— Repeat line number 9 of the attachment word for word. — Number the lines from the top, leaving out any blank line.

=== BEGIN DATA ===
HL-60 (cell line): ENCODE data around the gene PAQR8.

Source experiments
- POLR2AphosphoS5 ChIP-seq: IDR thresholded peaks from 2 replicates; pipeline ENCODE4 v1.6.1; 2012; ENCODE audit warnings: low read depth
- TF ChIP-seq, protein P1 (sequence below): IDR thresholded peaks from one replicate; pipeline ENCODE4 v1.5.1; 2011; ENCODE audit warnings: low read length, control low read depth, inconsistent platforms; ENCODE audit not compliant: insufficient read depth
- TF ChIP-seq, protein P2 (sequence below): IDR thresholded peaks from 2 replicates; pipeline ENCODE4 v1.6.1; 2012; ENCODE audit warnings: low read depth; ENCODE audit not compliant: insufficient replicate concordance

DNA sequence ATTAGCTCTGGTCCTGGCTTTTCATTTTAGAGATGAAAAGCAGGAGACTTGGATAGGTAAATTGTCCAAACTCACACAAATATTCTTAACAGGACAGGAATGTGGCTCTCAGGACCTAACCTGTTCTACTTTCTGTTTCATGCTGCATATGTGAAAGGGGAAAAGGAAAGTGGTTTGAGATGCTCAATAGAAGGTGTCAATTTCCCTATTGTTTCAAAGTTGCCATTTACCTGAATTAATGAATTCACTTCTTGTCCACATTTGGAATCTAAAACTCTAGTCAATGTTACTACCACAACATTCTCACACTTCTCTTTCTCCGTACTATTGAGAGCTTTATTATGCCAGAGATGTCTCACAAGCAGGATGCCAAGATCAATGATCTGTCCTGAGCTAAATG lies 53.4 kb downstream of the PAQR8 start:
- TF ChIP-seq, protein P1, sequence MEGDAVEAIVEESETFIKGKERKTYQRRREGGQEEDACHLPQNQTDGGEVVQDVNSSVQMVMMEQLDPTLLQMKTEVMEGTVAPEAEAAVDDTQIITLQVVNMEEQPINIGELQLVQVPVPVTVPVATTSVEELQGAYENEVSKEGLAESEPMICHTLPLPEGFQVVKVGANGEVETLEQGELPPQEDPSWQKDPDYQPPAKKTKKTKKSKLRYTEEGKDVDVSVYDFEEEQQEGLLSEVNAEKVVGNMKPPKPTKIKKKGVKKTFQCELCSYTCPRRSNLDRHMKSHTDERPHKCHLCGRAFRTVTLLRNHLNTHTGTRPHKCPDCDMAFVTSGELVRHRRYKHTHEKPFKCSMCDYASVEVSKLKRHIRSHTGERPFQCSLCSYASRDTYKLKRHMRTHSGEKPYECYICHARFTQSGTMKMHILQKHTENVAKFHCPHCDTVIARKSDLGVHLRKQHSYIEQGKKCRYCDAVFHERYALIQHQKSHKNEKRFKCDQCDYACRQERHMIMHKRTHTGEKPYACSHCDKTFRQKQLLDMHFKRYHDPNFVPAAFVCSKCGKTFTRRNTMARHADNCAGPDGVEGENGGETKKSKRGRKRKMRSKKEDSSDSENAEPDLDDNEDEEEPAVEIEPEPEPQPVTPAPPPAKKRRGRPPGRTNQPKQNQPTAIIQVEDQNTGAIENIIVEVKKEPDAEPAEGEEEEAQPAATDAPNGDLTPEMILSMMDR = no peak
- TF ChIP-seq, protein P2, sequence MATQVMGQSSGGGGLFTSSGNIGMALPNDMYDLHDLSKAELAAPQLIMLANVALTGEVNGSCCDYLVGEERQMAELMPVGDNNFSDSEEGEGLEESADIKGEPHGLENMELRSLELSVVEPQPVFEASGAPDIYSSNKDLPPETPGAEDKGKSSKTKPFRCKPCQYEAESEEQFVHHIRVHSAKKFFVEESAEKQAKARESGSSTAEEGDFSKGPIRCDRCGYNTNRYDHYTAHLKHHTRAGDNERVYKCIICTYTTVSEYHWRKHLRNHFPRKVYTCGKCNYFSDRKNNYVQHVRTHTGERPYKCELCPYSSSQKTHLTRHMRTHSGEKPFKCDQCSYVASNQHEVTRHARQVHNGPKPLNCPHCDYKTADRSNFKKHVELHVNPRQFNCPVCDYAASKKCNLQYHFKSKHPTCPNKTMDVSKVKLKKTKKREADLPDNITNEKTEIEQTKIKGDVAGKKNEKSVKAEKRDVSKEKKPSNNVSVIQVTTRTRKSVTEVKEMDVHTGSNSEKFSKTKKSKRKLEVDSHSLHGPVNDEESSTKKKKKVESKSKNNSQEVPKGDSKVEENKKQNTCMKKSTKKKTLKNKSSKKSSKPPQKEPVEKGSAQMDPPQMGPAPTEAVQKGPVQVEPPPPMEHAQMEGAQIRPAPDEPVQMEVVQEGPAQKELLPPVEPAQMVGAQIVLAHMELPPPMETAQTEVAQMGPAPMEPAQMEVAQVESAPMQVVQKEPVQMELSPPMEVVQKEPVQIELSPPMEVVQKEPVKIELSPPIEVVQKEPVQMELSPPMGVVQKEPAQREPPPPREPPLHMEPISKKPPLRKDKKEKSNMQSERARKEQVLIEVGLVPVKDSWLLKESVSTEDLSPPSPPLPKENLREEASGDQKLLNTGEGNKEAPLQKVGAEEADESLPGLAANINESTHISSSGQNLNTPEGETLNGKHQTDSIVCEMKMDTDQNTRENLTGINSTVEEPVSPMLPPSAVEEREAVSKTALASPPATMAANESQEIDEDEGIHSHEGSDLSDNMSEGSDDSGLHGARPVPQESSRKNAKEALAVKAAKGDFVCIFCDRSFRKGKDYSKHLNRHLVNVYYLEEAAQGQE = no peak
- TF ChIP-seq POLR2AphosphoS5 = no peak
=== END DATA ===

- TF ChIP-seq POLR2AphosphoS5 = no peak